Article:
Some conservative evangelicals seem to be waking up to the fact that interest in them as a political force is not always innocent. In a surprisingly hard-hitting piece, the evangelical news magazine World in January noted that several conservative Christian leaders had been caught in Abramoff’s dragnet. The article pointed out that some “are hesitant to explain fully their connections with the lobbyist.”
Reed refused to talk to World writer Jamie Dean. But Dean pulled no punches, noting that Reed had worked repeatedly with Abramoff to protect gambling interests. In 1999, for example, Reed, Abramoff and Abramoff’s partner, Michael Scanlon, worked to defeat pro-gambling legislation in Alabama.
The trio’s goals were hardly laudatory. In fact, they were working on behalf of the Choctaw Indians in neighboring Mississippi, who feared that an Alabama casino would cut into their action.
It was a pattern the lobbyists would repeat over and over again – lobbying evangelicals so they would join efforts to block a proposed gambling expansion, when that block just happened to benefit an entrenched gambling interest.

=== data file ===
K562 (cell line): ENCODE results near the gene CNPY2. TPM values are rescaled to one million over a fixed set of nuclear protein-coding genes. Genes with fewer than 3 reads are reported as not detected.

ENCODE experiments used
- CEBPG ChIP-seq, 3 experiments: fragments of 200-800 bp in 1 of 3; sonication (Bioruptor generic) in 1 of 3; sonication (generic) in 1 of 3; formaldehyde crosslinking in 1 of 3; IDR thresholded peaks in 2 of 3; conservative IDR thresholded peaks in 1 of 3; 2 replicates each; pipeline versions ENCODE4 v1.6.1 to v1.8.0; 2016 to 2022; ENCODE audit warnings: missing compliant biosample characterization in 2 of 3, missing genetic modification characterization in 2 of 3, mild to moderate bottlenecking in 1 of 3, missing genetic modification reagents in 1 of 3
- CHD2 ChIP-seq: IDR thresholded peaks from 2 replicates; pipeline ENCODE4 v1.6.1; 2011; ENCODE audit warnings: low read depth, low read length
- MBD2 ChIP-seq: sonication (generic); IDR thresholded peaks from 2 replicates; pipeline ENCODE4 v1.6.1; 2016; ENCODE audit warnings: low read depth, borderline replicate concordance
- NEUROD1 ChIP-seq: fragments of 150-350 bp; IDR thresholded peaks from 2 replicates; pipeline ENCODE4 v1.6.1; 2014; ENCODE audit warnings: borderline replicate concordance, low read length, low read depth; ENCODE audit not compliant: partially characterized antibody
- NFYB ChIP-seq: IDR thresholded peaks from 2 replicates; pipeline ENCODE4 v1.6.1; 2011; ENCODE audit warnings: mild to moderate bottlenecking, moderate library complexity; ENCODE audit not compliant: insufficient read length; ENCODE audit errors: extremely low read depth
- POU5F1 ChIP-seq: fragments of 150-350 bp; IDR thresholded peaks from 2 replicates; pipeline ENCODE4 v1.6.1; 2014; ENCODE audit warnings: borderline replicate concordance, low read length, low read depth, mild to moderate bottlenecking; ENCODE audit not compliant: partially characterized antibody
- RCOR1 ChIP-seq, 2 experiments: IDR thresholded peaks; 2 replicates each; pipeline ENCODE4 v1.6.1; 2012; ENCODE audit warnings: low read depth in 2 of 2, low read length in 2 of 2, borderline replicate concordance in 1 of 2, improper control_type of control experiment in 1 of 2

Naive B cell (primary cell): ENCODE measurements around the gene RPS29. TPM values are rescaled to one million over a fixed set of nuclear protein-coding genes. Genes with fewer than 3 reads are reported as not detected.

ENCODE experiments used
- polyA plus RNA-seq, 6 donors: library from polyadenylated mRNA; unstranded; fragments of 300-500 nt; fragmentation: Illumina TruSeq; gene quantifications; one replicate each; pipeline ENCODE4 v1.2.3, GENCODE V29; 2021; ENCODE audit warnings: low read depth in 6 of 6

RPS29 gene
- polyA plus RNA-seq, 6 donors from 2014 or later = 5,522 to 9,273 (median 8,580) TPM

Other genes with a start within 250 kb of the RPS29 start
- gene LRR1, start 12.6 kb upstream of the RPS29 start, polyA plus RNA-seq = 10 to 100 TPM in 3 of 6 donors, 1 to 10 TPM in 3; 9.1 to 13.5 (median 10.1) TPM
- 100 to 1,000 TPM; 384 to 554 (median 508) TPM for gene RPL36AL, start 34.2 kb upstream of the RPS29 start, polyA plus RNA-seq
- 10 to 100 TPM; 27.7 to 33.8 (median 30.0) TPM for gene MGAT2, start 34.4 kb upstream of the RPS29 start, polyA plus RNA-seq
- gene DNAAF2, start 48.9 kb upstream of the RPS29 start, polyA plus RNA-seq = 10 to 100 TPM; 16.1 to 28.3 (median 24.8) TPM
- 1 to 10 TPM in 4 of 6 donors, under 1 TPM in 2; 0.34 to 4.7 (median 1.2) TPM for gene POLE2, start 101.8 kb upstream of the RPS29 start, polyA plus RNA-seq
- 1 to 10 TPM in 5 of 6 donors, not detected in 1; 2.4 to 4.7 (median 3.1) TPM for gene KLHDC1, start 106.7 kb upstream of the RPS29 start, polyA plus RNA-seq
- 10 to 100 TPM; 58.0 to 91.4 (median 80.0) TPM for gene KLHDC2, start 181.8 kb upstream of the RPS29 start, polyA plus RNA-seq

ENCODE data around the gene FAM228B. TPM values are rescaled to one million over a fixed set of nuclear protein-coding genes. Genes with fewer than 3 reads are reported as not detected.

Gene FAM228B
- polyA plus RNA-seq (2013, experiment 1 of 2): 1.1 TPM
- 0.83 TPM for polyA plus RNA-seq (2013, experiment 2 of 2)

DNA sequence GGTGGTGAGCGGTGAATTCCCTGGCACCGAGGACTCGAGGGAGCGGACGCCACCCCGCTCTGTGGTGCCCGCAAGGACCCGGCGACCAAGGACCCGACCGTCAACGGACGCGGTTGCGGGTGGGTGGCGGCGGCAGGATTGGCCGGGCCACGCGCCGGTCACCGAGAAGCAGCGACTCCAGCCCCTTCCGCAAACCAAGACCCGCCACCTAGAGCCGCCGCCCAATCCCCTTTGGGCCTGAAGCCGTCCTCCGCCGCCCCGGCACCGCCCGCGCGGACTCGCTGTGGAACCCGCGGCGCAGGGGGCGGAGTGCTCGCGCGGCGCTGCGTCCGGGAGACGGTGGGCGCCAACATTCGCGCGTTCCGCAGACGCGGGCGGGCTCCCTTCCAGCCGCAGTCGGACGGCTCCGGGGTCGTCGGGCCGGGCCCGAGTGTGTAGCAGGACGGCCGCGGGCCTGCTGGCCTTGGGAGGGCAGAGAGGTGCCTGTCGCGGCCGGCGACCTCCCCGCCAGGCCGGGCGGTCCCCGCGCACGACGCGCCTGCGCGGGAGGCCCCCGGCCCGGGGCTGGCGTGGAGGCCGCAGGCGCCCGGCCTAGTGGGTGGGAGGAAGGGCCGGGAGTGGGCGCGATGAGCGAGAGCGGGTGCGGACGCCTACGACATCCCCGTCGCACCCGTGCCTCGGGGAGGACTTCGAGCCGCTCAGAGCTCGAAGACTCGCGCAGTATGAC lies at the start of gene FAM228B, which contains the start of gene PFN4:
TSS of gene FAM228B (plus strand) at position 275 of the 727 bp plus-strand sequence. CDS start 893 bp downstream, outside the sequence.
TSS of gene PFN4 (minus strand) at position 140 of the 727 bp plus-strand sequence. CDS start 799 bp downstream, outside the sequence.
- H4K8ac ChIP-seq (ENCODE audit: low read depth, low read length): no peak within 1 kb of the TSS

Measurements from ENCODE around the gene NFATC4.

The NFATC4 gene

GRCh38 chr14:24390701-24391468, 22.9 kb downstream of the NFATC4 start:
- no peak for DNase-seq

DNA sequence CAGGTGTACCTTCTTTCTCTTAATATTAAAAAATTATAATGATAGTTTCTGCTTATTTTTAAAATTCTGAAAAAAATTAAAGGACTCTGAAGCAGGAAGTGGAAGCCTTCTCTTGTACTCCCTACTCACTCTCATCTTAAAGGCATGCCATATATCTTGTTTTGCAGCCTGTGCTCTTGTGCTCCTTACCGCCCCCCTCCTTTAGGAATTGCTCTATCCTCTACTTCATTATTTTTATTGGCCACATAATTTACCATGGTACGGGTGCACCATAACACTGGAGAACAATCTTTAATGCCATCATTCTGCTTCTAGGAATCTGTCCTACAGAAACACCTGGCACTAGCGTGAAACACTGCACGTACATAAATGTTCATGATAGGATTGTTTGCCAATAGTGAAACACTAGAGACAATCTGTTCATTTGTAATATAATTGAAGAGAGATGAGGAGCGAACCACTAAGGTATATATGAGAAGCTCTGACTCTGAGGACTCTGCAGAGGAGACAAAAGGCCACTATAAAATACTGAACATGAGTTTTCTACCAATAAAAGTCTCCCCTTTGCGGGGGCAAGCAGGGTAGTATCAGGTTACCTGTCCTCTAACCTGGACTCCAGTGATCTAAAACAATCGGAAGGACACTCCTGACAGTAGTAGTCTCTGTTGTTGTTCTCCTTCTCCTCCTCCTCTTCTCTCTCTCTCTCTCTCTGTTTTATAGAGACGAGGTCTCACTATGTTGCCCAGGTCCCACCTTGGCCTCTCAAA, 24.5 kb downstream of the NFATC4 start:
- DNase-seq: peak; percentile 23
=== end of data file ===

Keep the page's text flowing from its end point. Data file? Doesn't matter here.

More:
In an e-mail to a lawyer, Scanlon explained it this way: “Simply put we want to bring out the wackos to vote against something and make sure the rest of the public lets the whole thing slip past them. The wackos get their information [from] the Christian right, Christian radio, mail, the internet, and telephone.”
As World reported, “To that end, Mr. Reed worked on at least three separate projects for Mr. Abramoff from 1999 to 2002. E-mails released by the U.S. Senate Indian Affairs Committee suggest Mr. Reed worked with Mr. Abramoff to funnel tribal money through intermediary organizations to anti-gambling groups and to his own firm, Century Strategies.”
In 2000, Reed arranged for the Mississippi Choctaws to send $850,000 to the Christian Coalition of Alabama. The group used the money to oppose a casino that was proposed for the state. Again, the Mississippi Indians were merely trying to protect their turf, but Alabama Coalition officials concluded the donation was acceptable because it came from the Choctaws’ non-gambling operations.